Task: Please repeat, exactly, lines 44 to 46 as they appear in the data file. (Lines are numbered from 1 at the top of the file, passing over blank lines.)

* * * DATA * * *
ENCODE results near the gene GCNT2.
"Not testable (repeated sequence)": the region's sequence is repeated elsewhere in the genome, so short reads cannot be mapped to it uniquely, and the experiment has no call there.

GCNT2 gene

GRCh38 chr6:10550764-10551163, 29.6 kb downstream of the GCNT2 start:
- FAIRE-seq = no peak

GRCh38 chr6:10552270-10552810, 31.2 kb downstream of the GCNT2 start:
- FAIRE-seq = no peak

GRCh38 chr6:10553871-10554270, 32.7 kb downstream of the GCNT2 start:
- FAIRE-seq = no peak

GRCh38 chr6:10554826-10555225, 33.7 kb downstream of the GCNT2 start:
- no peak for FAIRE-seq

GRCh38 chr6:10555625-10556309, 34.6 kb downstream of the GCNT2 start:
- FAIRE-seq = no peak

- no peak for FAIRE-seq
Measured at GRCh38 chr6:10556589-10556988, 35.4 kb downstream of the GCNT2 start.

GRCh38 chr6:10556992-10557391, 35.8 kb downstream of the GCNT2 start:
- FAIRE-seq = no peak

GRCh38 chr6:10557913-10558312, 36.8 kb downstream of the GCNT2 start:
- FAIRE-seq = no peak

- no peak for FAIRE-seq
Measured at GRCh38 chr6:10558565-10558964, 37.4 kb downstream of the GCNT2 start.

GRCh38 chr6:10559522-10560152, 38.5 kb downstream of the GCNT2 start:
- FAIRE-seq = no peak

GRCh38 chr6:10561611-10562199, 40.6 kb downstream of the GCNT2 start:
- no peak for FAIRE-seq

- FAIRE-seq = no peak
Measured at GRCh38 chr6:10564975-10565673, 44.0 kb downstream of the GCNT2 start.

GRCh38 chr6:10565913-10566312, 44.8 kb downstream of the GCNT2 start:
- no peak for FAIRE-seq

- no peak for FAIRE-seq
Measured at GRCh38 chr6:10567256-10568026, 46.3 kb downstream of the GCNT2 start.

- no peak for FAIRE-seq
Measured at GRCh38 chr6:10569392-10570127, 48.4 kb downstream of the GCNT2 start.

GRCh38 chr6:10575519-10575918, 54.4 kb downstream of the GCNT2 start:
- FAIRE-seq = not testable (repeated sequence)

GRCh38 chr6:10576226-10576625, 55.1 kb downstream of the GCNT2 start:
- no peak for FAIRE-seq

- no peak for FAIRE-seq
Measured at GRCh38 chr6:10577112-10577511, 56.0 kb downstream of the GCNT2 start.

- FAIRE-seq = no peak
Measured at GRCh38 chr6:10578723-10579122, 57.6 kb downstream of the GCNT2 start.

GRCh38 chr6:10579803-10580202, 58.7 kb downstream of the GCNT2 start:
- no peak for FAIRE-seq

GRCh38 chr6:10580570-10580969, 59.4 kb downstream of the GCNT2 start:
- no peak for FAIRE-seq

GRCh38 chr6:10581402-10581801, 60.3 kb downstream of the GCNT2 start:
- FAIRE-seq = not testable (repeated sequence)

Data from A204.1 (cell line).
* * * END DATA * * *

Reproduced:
GRCh38 chr6:10580570-10580969, 59.4 kb downstream of the GCNT2 start:
- no peak for FAIRE-seq

GRCh38 chr6:10581402-10581801, 60.3 kb downstream of the GCNT2 start: